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JAMA Revisited
May 19, 2020

The Bubonic Plague in San Francisco

JAMA. 2020;323(19):1978. doi:10.1001/jama.2019.13444

Originally Published May 19, 1900 | JAMA. 1900;34(20):1235- 1237.

We have always regarded the plague as something very distant and impossible, and have read of its ravages in India and China with much the same feeling of composure and security that we read about an uprising of the natives in Madagascar. Or perhaps we have considered it as a matter of historic interest on account of the fearful epidemics which in pre-sanitary days used to sweep over Europe, devastating countries and hardly leaving enough people behind to keep up the archives and records of the state. Even now that it is among us, and in America for the first time, there seems to be a tendency to underrate its importance and dismiss it without a thought, as a scare designed for base political motives.

While I do not believe in becoming unduly excited about it, or in publishing far and wide that there is plague in San Francisco, I do not think that we should try to deny among ourselves the very existence of it, but should accept the situation as it is and do our best to stamp it out while it is still within our power. It would be folly to ignore its presence and allow it to increase to such an extent that the national government would be compelled to step in and take from our hands the work of fighting it and perhaps quarantine the whole city with U. S. troops, thus advertising to the world that San Francisco was not only financially negligent in the face of an epidemic of a disease which is guarded against by the U. S. Marine-Hospital Service with more watchfulness and dread than any other.

San Francisco should look at the history of Oporto, and profit by her experience. The bacteriologist who announced the first case, in January, 1899, narrowly escaped being mobbed. The health authorities were hampered by the merchants and the press, who harped on the injury to trade caused by the announcement of the existence of plague which the laymen, in their infinite wisdom, declared did not exist. The health authorities were refused assistance until finally so many cases appeared that the government stepped in, surrounded the city with a cordon of soldiers, absolutely stopping all travel and business, and it was only after the lapse of one year, and after the experience of a partial famine, that the city was released and declared no longer infected. In the meantime its citizens had parted with the small sum of $7,000,000, a good deal of money, but the probability is that by that time, even the omnipotent and scientifically wise press had arrived at the conclusion that their lives were more valuable than their business.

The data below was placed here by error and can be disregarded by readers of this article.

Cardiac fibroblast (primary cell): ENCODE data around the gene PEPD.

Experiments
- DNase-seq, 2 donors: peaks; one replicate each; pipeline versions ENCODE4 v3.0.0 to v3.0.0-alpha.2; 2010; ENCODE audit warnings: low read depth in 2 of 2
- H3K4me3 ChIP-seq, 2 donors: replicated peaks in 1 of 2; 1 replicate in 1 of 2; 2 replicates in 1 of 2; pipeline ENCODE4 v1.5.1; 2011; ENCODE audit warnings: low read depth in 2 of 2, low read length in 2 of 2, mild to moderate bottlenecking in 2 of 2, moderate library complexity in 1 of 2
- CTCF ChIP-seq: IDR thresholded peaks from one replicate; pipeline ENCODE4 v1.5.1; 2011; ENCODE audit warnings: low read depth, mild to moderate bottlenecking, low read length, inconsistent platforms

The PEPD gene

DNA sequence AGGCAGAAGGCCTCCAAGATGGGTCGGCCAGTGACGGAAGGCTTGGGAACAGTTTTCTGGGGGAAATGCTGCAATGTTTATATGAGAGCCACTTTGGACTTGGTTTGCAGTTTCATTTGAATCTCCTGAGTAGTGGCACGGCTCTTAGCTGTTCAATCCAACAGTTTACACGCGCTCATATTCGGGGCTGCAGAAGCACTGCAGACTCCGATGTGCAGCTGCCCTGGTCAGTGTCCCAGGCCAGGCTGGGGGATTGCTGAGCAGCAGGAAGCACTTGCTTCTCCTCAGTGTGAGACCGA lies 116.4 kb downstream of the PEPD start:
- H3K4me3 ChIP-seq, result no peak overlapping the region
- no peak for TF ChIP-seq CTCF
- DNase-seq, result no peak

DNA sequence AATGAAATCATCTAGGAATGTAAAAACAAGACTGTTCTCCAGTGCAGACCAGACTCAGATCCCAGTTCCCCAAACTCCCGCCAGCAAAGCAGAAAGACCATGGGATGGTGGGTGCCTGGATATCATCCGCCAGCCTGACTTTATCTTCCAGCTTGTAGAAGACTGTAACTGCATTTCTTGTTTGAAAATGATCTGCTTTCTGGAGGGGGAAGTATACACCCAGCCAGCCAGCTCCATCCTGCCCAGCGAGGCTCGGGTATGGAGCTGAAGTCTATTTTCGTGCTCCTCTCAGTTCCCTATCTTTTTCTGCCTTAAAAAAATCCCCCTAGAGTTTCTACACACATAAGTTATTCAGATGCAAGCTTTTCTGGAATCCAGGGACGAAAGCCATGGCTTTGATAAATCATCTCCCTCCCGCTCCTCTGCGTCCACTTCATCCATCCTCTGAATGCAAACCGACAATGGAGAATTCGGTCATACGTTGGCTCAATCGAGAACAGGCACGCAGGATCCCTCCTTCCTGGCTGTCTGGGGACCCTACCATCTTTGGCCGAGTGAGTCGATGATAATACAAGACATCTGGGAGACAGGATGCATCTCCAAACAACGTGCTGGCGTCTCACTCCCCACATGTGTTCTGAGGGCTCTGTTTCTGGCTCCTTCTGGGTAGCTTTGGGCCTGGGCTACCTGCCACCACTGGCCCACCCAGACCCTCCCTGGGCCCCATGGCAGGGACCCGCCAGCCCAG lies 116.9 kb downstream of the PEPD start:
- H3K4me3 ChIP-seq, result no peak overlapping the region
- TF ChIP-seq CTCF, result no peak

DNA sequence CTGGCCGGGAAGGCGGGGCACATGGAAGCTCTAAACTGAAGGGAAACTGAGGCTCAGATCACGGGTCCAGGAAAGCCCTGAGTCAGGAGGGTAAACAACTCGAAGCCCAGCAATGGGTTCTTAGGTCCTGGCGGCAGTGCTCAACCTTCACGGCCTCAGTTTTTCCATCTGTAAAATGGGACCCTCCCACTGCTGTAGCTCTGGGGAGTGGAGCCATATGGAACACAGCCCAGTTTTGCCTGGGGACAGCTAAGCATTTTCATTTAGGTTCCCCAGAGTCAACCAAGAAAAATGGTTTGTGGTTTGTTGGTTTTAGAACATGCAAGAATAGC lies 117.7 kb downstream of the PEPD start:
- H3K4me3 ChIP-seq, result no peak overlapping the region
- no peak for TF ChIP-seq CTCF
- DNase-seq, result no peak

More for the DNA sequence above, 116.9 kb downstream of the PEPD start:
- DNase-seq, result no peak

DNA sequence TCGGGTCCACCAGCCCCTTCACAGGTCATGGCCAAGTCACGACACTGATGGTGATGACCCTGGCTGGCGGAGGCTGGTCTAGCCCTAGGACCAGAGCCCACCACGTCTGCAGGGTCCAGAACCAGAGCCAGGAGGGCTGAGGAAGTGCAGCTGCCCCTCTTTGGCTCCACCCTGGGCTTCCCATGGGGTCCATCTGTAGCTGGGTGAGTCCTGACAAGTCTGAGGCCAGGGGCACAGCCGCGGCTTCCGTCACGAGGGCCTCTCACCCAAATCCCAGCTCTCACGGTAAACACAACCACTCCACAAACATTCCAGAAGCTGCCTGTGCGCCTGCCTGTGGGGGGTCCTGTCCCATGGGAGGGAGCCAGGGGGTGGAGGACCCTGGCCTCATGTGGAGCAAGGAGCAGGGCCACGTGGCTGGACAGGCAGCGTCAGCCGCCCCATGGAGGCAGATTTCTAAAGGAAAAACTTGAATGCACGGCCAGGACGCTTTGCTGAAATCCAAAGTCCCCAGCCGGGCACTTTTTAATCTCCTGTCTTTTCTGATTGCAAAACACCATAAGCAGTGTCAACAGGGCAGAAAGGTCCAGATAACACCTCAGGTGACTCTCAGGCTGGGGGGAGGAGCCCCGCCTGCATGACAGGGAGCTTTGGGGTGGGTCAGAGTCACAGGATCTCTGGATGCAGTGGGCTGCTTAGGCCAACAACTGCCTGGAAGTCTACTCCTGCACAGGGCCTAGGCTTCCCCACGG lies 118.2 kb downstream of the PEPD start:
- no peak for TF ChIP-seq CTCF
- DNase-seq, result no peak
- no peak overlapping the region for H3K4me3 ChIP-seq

Just how the disease was introduced into this country is a mystery, as the first case discovered was in a [man] who had been in Chinatown sixteen years. The probability is that he was not the first, and this theory is strengthened by the fact that there had been an increased mortality in that district during the months of January and February. During those months there were 97 deaths reported from [that] quarter, and of these 20 were ascribed to lobar pneumonia, 5 to bronchopneumonia, 4 to typhoid fever, and 7 to acute miliary tuberculosis. Now all of these diseases, in the beginning of an epidemic of plague, should be regarded with suspicion, and examined bacteriologically, for they are simulated very closely by the pest.

The assistant city physician, whose duty it is to inspect all…who have died without attendance by a regular physician, is at a great disadvantage in arriving at the cause of death. He simply sees the body after death, and by questioning the relatives or undertaker…he makes a guess at the cause of death, taking into account the appearance of the body.… Since the plague can readily be mistaken for [other] diseases, we are justified in the suspicion that some of these cases were plague. Nor is the fact that we have not now a wide spread epidemic proof to the contrary, for it has been the history in other parts of the world that the plague gets a foothold very slowly and insidiously. There is a first case, and then it may be a couple of weeks before the second, and they may appear occasionally and at intervals of several days or weeks, until the houses and the quarter become infected, and then the real epidemic breaks out, and hundreds of cases occur.…

Read before the San Francisco County Medical Society by W. H. Kellogg, M.D., City Bacteriologist, San Francisco, Cal.

Section Editor: Jennifer Reiling, Assistant Editor.
Editor’s Note: JAMA Revisited is transcribed verbatim from articles published previously, unless otherwise noted.
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